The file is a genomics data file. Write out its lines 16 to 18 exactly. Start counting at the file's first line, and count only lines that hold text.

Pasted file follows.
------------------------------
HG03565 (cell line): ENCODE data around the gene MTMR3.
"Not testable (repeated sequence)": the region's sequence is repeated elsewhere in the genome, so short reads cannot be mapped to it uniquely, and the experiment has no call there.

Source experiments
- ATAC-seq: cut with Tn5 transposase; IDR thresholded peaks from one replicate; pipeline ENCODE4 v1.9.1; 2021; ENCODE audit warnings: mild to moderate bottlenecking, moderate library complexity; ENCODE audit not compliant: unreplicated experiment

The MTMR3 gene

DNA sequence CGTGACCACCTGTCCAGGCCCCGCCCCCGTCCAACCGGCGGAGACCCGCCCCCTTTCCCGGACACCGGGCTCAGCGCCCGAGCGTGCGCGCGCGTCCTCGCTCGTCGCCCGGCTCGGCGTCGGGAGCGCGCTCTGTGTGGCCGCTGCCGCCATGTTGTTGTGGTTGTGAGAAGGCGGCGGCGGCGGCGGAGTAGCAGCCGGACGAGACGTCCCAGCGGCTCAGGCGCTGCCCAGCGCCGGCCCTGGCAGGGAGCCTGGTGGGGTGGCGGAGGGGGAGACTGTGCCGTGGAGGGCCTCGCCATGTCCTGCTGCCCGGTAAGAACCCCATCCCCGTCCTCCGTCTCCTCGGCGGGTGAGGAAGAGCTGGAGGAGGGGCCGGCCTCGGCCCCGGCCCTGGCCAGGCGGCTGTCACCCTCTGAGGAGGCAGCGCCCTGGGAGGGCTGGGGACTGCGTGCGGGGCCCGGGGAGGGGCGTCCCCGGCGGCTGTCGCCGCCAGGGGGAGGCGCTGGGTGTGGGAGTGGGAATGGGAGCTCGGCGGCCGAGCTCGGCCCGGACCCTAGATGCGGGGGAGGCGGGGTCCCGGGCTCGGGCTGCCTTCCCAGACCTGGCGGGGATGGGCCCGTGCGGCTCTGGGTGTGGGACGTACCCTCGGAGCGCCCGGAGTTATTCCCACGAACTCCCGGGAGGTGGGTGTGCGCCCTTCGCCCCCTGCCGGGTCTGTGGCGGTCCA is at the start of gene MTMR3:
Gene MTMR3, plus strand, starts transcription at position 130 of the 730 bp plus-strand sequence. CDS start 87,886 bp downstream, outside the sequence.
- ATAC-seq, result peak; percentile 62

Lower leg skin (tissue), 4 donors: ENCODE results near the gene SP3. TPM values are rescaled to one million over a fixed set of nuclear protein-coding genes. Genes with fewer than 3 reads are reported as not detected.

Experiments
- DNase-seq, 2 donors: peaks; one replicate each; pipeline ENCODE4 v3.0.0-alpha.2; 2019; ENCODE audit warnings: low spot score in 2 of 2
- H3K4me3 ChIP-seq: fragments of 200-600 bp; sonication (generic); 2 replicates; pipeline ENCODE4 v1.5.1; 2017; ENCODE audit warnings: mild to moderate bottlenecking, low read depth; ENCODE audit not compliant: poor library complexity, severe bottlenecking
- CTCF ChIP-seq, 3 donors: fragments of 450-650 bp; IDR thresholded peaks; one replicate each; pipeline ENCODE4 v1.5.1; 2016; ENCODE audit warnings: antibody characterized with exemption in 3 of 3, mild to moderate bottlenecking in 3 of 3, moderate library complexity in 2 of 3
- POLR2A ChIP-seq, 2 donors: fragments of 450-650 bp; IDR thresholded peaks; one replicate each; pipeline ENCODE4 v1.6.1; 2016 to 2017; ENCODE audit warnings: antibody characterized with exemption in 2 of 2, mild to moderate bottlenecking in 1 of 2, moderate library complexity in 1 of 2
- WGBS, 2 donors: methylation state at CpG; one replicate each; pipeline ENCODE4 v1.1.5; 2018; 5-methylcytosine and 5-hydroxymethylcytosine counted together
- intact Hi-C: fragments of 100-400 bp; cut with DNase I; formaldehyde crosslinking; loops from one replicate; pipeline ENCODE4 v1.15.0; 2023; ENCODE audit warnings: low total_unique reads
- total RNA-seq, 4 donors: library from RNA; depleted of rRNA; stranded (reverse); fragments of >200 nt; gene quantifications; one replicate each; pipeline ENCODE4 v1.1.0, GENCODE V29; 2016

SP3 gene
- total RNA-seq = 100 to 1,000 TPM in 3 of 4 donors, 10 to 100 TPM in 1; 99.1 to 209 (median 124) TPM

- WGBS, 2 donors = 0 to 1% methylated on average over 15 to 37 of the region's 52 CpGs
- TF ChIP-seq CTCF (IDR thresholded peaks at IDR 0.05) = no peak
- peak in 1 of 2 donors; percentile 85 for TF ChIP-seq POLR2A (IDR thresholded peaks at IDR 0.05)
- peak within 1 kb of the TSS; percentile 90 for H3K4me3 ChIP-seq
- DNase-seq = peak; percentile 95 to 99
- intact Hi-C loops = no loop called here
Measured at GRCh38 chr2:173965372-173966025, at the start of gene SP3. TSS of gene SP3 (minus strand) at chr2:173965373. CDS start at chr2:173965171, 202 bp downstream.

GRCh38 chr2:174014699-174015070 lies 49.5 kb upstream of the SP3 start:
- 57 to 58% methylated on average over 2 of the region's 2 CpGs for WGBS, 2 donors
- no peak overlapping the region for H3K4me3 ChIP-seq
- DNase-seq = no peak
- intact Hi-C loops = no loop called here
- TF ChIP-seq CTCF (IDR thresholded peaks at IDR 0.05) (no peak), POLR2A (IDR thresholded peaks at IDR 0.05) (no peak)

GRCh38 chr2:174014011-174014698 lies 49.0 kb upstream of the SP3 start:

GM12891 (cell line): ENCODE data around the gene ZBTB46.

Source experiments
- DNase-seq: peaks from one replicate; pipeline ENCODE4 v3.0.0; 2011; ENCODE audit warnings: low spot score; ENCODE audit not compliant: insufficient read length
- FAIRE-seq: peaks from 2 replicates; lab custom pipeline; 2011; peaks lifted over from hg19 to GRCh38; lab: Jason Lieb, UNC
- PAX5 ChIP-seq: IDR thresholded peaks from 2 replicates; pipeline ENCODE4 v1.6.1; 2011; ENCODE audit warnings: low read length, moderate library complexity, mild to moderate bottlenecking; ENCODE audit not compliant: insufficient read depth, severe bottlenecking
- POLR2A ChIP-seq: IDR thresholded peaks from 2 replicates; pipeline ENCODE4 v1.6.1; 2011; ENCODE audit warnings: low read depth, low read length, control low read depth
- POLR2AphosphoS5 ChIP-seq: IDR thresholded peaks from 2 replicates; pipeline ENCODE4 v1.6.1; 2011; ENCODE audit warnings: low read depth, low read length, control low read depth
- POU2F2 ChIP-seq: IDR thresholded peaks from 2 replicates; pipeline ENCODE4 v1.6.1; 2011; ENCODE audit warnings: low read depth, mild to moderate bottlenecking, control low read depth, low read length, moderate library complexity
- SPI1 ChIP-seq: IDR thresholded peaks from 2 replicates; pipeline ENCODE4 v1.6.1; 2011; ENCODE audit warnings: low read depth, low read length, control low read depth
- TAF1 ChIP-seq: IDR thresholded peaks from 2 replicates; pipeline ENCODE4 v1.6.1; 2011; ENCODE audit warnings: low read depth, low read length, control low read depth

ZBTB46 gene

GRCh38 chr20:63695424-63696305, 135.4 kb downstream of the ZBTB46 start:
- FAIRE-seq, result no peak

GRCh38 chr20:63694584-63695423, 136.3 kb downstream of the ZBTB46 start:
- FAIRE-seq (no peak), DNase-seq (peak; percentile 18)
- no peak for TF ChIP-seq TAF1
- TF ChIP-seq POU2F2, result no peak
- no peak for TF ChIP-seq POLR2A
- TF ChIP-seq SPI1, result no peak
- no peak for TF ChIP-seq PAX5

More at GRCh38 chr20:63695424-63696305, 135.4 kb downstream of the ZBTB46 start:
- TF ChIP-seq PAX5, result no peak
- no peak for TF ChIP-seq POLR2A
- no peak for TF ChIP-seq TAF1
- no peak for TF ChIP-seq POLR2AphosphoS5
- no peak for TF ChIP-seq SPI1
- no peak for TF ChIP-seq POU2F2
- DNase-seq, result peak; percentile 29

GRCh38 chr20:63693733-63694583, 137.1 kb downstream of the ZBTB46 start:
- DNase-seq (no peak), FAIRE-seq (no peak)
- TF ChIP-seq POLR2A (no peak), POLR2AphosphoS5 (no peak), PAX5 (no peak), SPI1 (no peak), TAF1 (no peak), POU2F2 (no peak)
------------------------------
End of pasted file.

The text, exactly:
- intact Hi-C: fragments of 100-400 bp; cut with DNase I; formaldehyde crosslinking; loops from one replicate; pipeline ENCODE4 v1.15.0; 2023; ENCODE audit warnings: low total_unique reads
- total RNA-seq, 4 donors: library from RNA; depleted of rRNA; stranded (reverse); fragments of >200 nt; gene quantifications; one replicate each; pipeline ENCODE4 v1.1.0, GENCODE V29; 2016

SP3 gene